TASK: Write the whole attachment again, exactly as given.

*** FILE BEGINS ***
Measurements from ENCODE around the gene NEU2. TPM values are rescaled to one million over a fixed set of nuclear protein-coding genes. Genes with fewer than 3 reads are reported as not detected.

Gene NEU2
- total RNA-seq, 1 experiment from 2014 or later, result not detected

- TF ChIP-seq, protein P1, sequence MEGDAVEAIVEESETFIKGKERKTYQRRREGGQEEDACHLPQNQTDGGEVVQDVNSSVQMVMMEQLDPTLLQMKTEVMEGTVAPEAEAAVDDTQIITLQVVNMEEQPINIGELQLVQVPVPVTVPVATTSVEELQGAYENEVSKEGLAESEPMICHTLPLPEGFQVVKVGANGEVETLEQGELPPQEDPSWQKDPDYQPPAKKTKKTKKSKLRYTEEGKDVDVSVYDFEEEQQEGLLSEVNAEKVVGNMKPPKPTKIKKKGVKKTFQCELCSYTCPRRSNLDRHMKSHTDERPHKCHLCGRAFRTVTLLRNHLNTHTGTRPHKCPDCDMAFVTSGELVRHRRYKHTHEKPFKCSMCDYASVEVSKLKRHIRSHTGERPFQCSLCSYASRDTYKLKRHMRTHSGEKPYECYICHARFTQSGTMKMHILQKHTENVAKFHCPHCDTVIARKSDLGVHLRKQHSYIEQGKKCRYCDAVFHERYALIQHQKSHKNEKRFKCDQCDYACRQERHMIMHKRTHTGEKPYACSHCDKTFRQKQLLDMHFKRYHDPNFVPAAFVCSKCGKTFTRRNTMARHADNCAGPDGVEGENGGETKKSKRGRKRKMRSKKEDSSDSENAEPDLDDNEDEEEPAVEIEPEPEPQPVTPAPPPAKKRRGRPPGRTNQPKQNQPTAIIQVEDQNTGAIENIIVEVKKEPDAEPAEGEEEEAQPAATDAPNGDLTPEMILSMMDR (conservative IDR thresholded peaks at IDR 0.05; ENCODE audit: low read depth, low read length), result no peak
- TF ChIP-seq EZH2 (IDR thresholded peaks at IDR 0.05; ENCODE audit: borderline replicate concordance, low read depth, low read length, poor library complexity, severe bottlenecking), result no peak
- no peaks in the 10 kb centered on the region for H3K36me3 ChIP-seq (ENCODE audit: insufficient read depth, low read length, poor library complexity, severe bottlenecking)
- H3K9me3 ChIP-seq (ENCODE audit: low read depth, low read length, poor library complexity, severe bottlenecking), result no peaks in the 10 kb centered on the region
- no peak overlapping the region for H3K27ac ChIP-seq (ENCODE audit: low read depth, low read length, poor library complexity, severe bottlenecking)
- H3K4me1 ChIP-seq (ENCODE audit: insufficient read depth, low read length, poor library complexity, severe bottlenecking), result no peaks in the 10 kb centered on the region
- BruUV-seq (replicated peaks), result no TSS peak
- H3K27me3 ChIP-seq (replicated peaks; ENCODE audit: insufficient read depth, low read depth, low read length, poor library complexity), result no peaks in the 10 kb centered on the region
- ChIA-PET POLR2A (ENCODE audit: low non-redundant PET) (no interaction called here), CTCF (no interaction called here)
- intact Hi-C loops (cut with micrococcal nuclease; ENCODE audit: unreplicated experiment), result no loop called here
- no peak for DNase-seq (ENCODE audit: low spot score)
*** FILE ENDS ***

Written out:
Measurements from ENCODE around the gene NEU2. TPM values are rescaled to one million over a fixed set of nuclear protein-coding genes. Genes with fewer than 3 reads are reported as not detected.

Gene NEU2
- total RNA-seq, 1 experiment from 2014 or later, result not detected

- TF ChIP-seq, protein P1, sequence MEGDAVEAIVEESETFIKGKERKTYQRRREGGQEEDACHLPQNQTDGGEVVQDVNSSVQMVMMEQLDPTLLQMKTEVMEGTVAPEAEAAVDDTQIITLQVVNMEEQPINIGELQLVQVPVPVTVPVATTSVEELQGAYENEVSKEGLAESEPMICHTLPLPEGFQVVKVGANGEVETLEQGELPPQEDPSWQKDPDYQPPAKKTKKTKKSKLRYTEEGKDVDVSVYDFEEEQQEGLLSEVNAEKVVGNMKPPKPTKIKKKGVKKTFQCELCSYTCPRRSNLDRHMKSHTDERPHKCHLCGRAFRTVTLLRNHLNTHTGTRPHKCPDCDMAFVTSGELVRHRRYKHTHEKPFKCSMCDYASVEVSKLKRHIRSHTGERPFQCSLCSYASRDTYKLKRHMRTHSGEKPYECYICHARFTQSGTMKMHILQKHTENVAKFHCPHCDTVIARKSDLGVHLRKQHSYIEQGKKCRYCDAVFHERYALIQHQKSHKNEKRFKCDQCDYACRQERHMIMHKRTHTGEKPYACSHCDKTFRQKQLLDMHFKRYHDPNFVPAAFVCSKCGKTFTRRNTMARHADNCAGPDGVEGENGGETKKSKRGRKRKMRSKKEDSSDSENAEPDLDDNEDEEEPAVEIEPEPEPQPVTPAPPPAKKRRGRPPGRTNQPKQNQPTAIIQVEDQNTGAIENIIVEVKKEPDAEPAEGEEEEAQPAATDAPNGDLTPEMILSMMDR (conservative IDR thresholded peaks at IDR 0.05; ENCODE audit: low read depth, low read length), result no peak
- TF ChIP-seq EZH2 (IDR thresholded peaks at IDR 0.05; ENCODE audit: borderline replicate concordance, low read depth, low read length, poor library complexity, severe bottlenecking), result no peak
- no peaks in the 10 kb centered on the region for H3K36me3 ChIP-seq (ENCODE audit: insufficient read depth, low read length, poor library complexity, severe bottlenecking)
- H3K9me3 ChIP-seq (ENCODE audit: low read depth, low read length, poor library complexity, severe bottlenecking), result no peaks in the 10 kb centered on the region
- no peak overlapping the region for H3K27ac ChIP-seq (ENCODE audit: low read depth, low read length, poor library complexity, severe bottlenecking)
- H3K4me1 ChIP-seq (ENCODE audit: insufficient read depth, low read length, poor library complexity, severe bottlenecking), result no peaks in the 10 kb centered on the region
- BruUV-seq (replicated peaks), result no TSS peak
- H3K27me3 ChIP-seq (replicated peaks; ENCODE audit: insufficient read depth, low read depth, low read length, poor library complexity), result no peaks in the 10 kb centered on the region
- ChIA-PET POLR2A (ENCODE audit: low non-redundant PET) (no interaction called here), CTCF (no interaction called here)
- intact Hi-C loops (cut with micrococcal nuclease; ENCODE audit: unreplicated experiment), result no loop called here
- no peak for DNase-seq (ENCODE audit: low spot score)